Facebook Twitter Google+ Syracuse football training camp opens Saturday. The Daily Orange beat writers, Chris Libonati, Jon Mettus and Matt Schneidman, analyzed the top 10 preseason storylines and top 10 position battle heading into camp. Here are the final three of 10 player files in the series. Check out dailyorange.com and follow along here to countdown to camp.Antwan CordyYear: JuniorPosition: Free safetyHt.: 5-8Wt.: 175Antwan Cordy was a standout in a Syracuse defense that struggled last season. He set an SU single-season record for a defensive back with 12 tackles for loss, finished second on the team with 68 tackles (50 solo) and caught two interceptions. Cordy also forced a fumble and recovered two.But when head coach Scott Shafer was fired, Cordy took to Twitter twice to voice his intentions to transfer from Syracuse. After he got to meet defensive backs coach Nick Monroe and the new coaching staff in December, though, Cordy changed his mind and decided to stay.AdvertisementThis is placeholder textThe junior is slotted to start at free safety in 2016 after starting at strong safety last season. At 5 feet 8 inches and 175 pounds, he’s below average in size for a Division I FBS safety, but the team referred to him as Giant under Shafer.“The little guy over here … has eight tackles, two (tackles for loss), a sack,” Shafer said after Cordy’s eight-tackle (2.5 for loss) performance against Louisiana State last season. “That’s a good job. I’m proud of you.”It’ll be up to Cordy to lead the charge in 2016 for a transitioning secondary that’s in need of a much improved year. Comments Related Stories Syracuse football position battle to watch, No. 1: Backup quarterbackSyracuse football preseason storylines, No. 1: How Syracuse adapts to Dino Babers’ spread offenseSyracuse football position battle to watch, No. 2: Defensive endSyracuse football preseason storylines, No. 2: Who slots in at defensive end?Syracuse football position battle to watch, No. 3: Michael Lasker vs. Cody Conway Published on August 5, 2016 at 9:19 am Contact Jon: firstname.lastname@example.org | @jmettus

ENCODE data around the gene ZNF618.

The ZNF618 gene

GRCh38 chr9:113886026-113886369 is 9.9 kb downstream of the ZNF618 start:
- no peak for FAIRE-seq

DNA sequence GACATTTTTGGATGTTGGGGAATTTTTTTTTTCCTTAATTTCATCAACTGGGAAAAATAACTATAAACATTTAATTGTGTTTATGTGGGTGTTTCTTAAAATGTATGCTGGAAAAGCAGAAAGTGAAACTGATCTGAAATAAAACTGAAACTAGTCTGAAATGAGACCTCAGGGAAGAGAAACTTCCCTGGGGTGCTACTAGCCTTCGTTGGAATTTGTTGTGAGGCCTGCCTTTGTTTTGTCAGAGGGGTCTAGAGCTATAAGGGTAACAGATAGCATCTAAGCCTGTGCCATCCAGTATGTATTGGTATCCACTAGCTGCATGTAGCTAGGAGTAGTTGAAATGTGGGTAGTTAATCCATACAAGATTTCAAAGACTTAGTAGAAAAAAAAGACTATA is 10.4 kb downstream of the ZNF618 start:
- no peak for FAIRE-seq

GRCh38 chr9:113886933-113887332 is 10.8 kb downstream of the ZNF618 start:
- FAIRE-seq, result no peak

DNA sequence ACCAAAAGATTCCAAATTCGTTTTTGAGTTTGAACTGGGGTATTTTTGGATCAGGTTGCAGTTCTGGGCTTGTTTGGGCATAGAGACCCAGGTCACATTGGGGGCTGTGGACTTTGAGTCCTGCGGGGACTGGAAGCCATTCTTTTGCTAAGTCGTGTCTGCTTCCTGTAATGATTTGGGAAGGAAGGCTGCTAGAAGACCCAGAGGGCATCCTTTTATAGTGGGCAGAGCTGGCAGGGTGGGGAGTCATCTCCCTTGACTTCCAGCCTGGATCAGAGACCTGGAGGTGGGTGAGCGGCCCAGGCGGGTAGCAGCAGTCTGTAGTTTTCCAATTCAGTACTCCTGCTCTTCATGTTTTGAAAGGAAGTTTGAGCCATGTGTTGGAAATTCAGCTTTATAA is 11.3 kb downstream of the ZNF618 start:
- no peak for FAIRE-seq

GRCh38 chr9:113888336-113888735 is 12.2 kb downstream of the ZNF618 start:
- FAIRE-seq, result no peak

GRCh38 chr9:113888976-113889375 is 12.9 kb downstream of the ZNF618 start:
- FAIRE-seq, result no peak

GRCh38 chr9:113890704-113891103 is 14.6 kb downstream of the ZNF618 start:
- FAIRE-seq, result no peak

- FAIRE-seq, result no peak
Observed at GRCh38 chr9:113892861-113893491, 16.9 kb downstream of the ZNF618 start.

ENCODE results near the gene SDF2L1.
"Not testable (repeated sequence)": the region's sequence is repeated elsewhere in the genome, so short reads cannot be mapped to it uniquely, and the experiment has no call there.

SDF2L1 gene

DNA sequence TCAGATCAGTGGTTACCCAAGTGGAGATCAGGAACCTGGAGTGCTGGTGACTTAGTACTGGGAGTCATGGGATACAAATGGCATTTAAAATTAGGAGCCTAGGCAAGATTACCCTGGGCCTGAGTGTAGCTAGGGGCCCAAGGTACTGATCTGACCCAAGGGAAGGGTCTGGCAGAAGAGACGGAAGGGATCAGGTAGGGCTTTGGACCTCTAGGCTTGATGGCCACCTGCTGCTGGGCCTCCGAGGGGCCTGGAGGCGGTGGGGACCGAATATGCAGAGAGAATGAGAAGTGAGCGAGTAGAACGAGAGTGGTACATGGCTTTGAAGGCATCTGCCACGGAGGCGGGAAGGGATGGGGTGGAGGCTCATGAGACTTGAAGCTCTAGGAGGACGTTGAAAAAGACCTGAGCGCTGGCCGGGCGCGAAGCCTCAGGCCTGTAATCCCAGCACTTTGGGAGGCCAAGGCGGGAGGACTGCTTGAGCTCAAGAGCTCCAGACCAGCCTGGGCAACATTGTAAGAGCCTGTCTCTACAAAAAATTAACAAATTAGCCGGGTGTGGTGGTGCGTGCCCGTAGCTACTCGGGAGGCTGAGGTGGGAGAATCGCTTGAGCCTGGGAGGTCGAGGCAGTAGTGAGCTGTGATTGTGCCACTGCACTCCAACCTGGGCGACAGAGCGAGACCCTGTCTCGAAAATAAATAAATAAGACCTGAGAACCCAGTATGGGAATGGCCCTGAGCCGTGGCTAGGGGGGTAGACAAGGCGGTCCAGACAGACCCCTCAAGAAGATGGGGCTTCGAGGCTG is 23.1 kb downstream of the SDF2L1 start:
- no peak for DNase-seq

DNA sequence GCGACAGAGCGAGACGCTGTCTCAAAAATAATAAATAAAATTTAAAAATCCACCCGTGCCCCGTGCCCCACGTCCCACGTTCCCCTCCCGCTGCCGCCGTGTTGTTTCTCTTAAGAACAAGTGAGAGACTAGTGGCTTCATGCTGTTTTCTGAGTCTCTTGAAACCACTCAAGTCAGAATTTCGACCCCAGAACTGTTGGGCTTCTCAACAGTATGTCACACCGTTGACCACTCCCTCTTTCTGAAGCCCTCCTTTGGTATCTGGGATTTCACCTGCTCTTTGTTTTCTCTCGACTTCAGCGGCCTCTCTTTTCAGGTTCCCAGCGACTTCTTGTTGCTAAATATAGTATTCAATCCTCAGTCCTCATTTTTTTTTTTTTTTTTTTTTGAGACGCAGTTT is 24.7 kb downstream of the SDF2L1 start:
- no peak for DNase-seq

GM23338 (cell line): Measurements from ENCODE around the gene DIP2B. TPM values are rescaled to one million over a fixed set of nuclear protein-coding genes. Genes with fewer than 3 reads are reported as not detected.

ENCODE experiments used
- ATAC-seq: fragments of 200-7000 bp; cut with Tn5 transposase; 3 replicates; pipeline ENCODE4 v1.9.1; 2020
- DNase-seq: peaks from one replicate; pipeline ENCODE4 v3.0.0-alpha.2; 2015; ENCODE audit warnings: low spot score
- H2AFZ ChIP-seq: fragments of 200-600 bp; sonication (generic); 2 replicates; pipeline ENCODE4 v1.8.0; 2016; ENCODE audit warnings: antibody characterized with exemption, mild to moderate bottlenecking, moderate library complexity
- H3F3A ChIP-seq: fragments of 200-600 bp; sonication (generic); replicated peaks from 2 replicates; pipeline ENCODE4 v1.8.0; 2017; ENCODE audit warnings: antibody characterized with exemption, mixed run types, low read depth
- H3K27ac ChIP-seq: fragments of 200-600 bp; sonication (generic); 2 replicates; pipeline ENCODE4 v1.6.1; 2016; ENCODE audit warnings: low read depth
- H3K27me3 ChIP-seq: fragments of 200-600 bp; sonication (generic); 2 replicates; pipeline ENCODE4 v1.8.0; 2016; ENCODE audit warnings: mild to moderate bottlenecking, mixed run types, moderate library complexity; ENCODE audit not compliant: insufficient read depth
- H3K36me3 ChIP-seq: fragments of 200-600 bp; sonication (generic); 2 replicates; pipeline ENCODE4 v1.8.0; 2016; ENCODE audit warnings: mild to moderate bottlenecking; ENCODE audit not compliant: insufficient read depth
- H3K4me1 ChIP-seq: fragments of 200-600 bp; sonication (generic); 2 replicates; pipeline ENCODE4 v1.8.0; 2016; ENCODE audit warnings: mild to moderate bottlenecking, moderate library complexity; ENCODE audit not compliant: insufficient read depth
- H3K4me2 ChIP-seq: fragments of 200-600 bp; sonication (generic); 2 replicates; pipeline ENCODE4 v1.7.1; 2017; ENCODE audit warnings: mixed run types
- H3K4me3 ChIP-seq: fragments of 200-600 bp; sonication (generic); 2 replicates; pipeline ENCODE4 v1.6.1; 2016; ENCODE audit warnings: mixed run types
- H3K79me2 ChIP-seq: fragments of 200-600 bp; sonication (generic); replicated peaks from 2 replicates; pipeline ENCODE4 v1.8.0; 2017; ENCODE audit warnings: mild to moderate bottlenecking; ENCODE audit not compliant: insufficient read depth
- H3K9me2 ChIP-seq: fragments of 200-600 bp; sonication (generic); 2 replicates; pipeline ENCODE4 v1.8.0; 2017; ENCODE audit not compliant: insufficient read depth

The Raiders, meanwhile, are looking for an improved pass rush since trading Khalil Mack to Chicago last season. Mack came into the league with questions about whether he could match the college production at the next level. He is a player Allen wants to emulate. “He plays with that chip and plays like nobody can beat him,” Allen said. “I want that. I want people to fear me when I play. I know people in the NFL fear him and all the other top pass rushers. I want to emulate my game like that.” The NFL Draft experts carry a high opinion of Allen, but that has not stopped him from pushing himself with the same internal drive he started with at Montclair — where he proved everybody wrong the first time. “If I can do it anybody can do it,” Allen said. “Montclair has great athletes and great kids growing up that want to become great athletes that don’t really get looked at. … I’m going to try to make a name for myself so I can be one of the all-time greats.” Hyundai’s “Rolling with the Rookies” campaign will highlight the stories of several rookies leading up to Thursday’s NFL Draft. Allen’s story can be seen here. “I’m going to be proving people wrong until the day I die,” Allen told Sporting News. “I believe it. This next step that’s coming, I feel like a couple teams could pass on me not knowing what my abilities are. I feel like I’m going to be proving people wrong in the NFL again.” SN’s NFL DRAFT HQ:Tracker | Top 100 big board | TV scheduleAllen was speaking as part of the Hyundai “Rolling with the Rookies” campaign, which helps tells his story. Allen was placed in special education classes in grade school in Montclair, N.J., because of a stutter. He overcame that before moving to Alabama, where he developed into an all-state receiver. Allen moved back to Montclair, however, and switched to defense. “When they wanted me to move to defense it was like, ‘What?'” Allen said. “It is what it is. I feel like I was athletic enough to switch positions and to be comfortable doing it. It was tough, but if I would have stuck with it I think I would have been a pretty good receiver.” That move paid off, and Kentucky proved to be the perfect fit for Allen — especially in his senior season with linebackers coach Brad White, who was promoted to defensive coordinator this year. Allen’s sack total increased from seven the previous two seasons to 17, and he added 21.5 tackles for loss. The Wildcats finished 10-3, beat Florida for the first time since 1986 and beat Penn State 27-24 in the Citrus Bowl. “We knew the status quo with Kentucky football, and we really tried to make a name for ourselves,” Allen said. “We played for each other and played together.” ESPN Draft analyst Mel Kiper was most impressed with Allen in a 15-14 victory over Missouri on Oct. 25, 2018. Allen had 11 tackles, two sacks and two forced fumbles against an offense led by quarterback Drew Lock. SN’s MOCK DRAFTJets surprise at No. 3, causing brief drop for Josh Allen”I think Josh Allen is worthy of a top-five pick,” Kiper said. “I’ve said it all year. Oakland would be a great spot for him. The Jets would be a great spot at No. 3. The Giants at No. 6 would be a great spot for them, but I think he should go in that 3-4 spot.” ESPN Draft analyst Todd McShay said Allen answered questions about his technique last season, and he will be valuable for teams that use hybrid fronts. “The production and statistics match up what you see on a tape,” McShay said. “When you look at him, there’s only reason to believe he’s going to continue to develop.” The Jets and Raiders are popular destinations for Allen, who visited both teams along with the 49ers, Giants and Bills. The Jets have not had a player hit double-digit sacks since 2015. Josh Allen is the potential top-five pick in the 2019 NFL Draft getting the least attention heading into the first round Thursday. The 2018 SEC Defensive Player of the Year led Kentucky to its first 10-win season since 1977. Allen, however, must prove himself all over again, like he did twice in high school and again with the Wildcats.